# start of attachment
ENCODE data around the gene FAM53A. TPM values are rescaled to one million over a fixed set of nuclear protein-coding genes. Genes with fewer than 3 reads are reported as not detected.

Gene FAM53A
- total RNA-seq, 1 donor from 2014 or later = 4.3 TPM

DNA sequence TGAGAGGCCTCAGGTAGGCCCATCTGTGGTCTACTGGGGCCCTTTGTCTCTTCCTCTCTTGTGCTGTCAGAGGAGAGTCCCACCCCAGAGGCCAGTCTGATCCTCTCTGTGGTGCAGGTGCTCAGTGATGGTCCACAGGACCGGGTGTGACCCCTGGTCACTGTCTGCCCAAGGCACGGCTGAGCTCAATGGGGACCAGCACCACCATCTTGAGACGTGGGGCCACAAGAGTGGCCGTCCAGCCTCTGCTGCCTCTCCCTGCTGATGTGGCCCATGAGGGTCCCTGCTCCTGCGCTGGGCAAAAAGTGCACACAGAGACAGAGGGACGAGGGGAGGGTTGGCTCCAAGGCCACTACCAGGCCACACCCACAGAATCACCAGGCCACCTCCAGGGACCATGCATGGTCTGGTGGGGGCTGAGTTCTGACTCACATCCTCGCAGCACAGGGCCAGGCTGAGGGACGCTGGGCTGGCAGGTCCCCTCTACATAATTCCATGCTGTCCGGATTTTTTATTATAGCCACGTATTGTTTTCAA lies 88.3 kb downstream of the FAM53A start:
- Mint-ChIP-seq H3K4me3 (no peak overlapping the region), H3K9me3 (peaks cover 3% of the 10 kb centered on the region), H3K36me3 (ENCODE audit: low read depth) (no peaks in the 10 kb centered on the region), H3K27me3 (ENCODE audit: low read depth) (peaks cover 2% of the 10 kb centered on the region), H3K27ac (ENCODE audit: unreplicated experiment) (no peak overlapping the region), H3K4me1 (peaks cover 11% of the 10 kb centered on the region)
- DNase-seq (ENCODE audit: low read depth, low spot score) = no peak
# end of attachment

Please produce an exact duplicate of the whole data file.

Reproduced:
ENCODE data around the gene FAM53A. TPM values are rescaled to one million over a fixed set of nuclear protein-coding genes. Genes with fewer than 3 reads are reported as not detected.

Gene FAM53A
- total RNA-seq, 1 donor from 2014 or later = 4.3 TPM

DNA sequence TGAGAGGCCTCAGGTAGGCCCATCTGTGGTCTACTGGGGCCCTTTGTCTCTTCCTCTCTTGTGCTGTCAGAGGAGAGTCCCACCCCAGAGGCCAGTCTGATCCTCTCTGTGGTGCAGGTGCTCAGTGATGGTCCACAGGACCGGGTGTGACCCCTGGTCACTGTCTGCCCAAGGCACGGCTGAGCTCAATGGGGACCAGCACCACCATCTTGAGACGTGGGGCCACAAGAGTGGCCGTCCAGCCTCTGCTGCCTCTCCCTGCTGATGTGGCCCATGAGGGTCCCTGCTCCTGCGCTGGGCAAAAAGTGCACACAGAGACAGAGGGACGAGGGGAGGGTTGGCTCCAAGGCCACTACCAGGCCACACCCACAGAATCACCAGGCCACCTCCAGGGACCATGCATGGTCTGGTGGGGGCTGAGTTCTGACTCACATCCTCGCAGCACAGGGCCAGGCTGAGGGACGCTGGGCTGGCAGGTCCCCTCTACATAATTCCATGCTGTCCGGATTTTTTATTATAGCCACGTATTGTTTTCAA lies 88.3 kb downstream of the FAM53A start:
- Mint-ChIP-seq H3K4me3 (no peak overlapping the region), H3K9me3 (peaks cover 3% of the 10 kb centered on the region), H3K36me3 (ENCODE audit: low read depth) (no peaks in the 10 kb centered on the region), H3K27me3 (ENCODE audit: low read depth) (peaks cover 2% of the 10 kb centered on the region), H3K27ac (ENCODE audit: unreplicated experiment) (no peak overlapping the region), H3K4me1 (peaks cover 11% of the 10 kb centered on the region)
- DNase-seq (ENCODE audit: low read depth, low spot score) = no peak